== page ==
Part of the game in the NFL
THUMBS DOWN: Shame on you, National Football League. In an effort to protect its players, the NFL is considering suspending players for violent and malicious hits and blows to the head. Excuse us? Isn't that kind of part of the game? As the players will say, no one wants to see athletes get carted off the field wearing a stabilizer around their neck, but does the league really think it can prevent it from happening? As powerful as it is, the NFL can't change the laws of physics. When a receiver goes over the middle, jumps and is on his way back down to earth while a defensive back is heading in full steam to make a tackle - because that is, after all, what he gets paid millions of dollars to do - is that defensive back really expected to pull up and stop? The ironic thing is, the NFL sells the very malicious hits it's now trying to prevent. Employees of its own network - the NFL?Network - can hardly hold back their excitement when they see these big hits on film and show them over, and over, and over again. ESPN, a major promoter of the NFL, even used to have a "Jacked Up" segment on its highlight show, showing the previous weekend's most violent hits. The players themselves know what they've signed up for, they know big hits and big injuries are part of the game. This is the way they've been taught to play. Some hits might look worse than others and could result in serious injury, but that shouldn't lead anyone to assume that these defensive players really want to end someone's career. Sure, today's players are bigger, faster, and stronger, but that's exactly what the NFL wants - the biggest, fastest, and strongest players running around on the field for three hours. That's what the fans want. What's next, two-hand touch below the waist? The new helmets worn by players are designed with safety in mind - perhaps the NFL should take it a step further and make the helmets softer. C'mon, NFL, let 'em play.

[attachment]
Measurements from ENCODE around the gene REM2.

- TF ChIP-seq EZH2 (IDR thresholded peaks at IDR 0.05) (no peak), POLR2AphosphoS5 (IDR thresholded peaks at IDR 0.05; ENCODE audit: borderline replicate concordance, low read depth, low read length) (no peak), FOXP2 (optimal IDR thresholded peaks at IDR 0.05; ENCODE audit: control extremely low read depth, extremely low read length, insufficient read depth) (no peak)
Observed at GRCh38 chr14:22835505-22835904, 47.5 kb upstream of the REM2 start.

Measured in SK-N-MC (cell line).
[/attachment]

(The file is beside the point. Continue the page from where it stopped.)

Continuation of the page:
Dipping into reserves
THUMBS?DOWN: In an effort to keep a proposed levy at a reasonable number, it looks like the Lincoln County Board will be turning to its reserves, estimating that taking $125,000 from reserves will keep the levy at around 6 percent as opposed to near 10. The thumbs down isn't for the decision itself, but for how that decision speaks to the condition rural counties are in financially. The three gubernatorial candidates all agree that cities and counties need help, whether through Local Government Aid or County Program Aid, but actually implementing a plan that will work is a pretty big next step.